We open on a TV reporter in a helijet presenting viewers with the newest 21st Century construction. The Thompson Tower is a mighty feat of engineering, raising a mile into the air and another two miles deep. It’s stuffed with shopping malls, theatres, cinemas, plus a monorail which we will never see. Let’s face it, it makes the whole of Dubai look small time. But not, I fear, for very long…

Then we’re back on Tracy Island, where Brains is using Scott and Virgil as guinea pigs to test a new gas he’s invented. Called Oxyhydnite, it can apparently be used to slice through doors in record time. Scott and Virgil are wearing masks and fetching blue boiler suits as they work on a steel door in the test area of the lab. However, Brains has no idea what the gas will do to the user. Which should ring alarm bells right there. So he’s treating Scott and Virgil like those monkeys in 28 Days Later. And look how that turned out…

Tin-Tin notices that Virgil’s blood pressure has risen slightly, but Brains just puts it down to the concentration he’s applying to cutting a square into the steel sheet. Jeff comments that they’re “almost enjoying themselves.”  Mr Tracy, if they’re that starved of fun, then you need to order up a foosball table or Nintendo Wii or something, right now!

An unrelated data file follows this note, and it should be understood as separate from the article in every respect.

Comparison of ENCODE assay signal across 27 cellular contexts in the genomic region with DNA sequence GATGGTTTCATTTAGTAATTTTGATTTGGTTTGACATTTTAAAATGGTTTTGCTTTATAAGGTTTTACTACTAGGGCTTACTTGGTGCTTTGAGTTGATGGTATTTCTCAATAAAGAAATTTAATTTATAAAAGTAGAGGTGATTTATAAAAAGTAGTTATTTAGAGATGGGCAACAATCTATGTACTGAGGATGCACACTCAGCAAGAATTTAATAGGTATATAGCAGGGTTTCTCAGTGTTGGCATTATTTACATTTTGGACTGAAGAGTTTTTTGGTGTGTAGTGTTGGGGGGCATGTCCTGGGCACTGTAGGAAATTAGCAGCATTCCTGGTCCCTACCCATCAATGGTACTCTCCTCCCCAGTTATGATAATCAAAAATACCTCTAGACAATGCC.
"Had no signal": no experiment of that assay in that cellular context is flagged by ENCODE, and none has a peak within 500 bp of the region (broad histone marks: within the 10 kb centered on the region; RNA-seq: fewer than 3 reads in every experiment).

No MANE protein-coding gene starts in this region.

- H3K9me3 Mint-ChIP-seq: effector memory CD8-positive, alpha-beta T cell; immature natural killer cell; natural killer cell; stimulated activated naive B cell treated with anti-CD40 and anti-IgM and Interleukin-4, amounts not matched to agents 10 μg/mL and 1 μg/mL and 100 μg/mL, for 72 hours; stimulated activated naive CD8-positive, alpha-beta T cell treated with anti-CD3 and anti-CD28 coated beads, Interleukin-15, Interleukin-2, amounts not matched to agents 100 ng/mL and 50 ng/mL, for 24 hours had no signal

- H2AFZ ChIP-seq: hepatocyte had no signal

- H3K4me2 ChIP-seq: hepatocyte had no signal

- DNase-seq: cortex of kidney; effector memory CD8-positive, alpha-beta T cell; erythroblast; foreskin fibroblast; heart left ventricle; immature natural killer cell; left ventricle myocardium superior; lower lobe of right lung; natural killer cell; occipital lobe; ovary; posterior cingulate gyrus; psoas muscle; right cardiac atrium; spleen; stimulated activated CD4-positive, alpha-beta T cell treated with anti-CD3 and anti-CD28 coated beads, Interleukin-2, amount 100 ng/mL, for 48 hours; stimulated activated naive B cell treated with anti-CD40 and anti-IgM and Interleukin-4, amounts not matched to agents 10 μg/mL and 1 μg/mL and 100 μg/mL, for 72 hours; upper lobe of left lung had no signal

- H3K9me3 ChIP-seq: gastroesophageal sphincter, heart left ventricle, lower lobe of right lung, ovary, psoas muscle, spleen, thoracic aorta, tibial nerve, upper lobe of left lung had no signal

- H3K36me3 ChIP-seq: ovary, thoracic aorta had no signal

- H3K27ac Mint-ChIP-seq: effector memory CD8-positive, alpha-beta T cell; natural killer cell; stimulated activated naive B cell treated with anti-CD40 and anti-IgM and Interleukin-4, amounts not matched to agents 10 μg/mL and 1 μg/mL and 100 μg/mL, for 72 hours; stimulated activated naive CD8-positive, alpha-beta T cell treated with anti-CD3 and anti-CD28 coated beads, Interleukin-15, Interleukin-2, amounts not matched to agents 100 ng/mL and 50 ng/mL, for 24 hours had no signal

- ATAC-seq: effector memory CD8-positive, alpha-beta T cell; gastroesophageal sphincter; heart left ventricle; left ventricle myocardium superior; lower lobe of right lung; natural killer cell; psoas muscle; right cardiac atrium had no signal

Suddenly the ‘things are gonna go wrong’ chords start up in the background music. They check out Scott and Virgil’s breathing – I’m not entirely clear why – and then our boys both fall forwards, one after the other. They land on their backs, but personally I’m just grateful they didn’t manage to set each other on fire with the gas cutter.

Several days’ stubble growth later, and Scott and Virgil are still tucked up in the sick room, fast asleep. Brains assures Jeff that, physically, they’re fine. Apparently the Oxyhydnite gets into the pores of the skin and knocked them out that way. Their breath masks worked but were no use at all in blocking the ill effects. So it’s back to the drawing board – but surely some decent Hazmat suits would do the trick? Anyway, at this point, Scott starts to wake up! He’s feeling great after an amazing sleep. Virgil comes round with the same response. Jeff is very sweet to them both, checking if they’re okay. They feel good enough to get right out of bed, and Jeff encourages them to enjoy the great day on their tropical island paradise. Awww.